Even if the Suicide Movie sucks…
…it’s worth checking out the comic book universe on which David Ayer’s lackluster movie is based. It’s the perfect setup: a band of villains forced to reluctantly fight for good.
*PHILOSOPHICAL EXTRAPOLATION ALERT*
This is what’s ultimately amazing about Suicide Squad or any other villain-centered story, it forces us to think about those that we would normally write off as the bad guys. They’re not just bad guys. They’re three-dimensional human beings with their own wants, desires, and needs. Heck, even the killing machine Doomsday wasn’t always a mindless destructive force and the intergalactic dictator Darkseid has been presented in sympathetic moments. This is an absolutely essential function of comic books and of literature in general. To promote empathy even with those that one is least likely to empathize with. Well, especially with those that one is least likely to empathize with.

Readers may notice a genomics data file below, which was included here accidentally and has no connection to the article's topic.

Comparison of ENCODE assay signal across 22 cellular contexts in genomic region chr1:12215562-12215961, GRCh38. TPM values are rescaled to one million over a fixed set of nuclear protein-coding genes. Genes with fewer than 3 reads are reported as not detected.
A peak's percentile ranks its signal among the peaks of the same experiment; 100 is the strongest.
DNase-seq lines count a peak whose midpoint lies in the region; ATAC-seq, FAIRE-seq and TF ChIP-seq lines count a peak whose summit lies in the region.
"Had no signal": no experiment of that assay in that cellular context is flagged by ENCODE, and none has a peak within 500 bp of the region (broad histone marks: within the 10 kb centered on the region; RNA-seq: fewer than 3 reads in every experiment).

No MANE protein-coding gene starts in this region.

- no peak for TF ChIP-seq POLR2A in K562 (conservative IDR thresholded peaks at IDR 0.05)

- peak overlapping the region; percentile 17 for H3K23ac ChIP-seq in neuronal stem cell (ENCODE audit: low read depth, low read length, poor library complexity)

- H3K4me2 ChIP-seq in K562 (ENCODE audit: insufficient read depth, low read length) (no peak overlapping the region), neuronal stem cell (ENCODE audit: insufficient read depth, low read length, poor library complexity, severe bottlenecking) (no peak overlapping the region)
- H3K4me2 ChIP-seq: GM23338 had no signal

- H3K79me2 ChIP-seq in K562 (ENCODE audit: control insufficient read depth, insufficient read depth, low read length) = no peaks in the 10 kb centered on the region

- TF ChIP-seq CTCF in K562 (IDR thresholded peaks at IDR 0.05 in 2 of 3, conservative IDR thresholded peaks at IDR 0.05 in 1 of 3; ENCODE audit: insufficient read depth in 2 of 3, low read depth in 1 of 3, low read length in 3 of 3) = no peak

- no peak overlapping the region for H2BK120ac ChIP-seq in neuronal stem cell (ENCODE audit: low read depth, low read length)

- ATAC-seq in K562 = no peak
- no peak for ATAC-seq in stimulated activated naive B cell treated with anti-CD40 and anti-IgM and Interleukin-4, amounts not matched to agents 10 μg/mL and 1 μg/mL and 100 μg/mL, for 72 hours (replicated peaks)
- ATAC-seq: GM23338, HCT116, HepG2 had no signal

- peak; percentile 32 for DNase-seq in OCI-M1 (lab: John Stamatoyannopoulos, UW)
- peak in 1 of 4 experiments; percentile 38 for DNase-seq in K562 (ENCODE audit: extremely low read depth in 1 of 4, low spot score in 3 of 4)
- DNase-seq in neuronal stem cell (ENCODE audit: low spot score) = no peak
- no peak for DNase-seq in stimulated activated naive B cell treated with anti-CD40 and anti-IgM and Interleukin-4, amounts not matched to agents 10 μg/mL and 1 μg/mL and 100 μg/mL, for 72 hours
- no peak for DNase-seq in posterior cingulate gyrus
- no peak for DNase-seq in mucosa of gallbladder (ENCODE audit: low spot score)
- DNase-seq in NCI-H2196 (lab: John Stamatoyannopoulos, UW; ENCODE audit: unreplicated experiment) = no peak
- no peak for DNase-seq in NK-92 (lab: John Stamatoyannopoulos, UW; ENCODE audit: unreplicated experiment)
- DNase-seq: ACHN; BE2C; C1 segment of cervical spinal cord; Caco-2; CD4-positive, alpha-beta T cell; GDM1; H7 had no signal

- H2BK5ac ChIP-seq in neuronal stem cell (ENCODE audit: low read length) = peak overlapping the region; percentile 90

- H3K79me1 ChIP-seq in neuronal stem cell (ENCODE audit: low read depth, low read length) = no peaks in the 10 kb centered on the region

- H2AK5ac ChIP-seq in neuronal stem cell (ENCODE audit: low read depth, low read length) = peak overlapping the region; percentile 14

In learning to sympathize and empathize with the villains of comic books, we learn to sympathize and empathize with the darkest parts of our own society. From petty thieves to murderers and terrorists, and worse, it’s important to understand these are all human beings too. Am I demanding that we forgive them? No, not necessarily. But it’s important to understand where they come from and to give them the dignity of existing beyond their darkest moments.
The Killer Croc was born with genetic disorder that made him appear hideous to others. The disease also greatly diminished his cognitive capacities, making him more easily anger and more prone to aggression. Worse, he came from an upbringing of abuse, neglect, and social ostracism. The Killer Croc doesn’t want to be a rampaging monster, but he finds himself caught in a cycle of what he is capable of doing and how society treats him when he fails.
In our world, there are those who need help, who need the benefit-of-the doubt, who find themselves caught in a cycle of destructive behavior. They just don’t look like human crocodiles.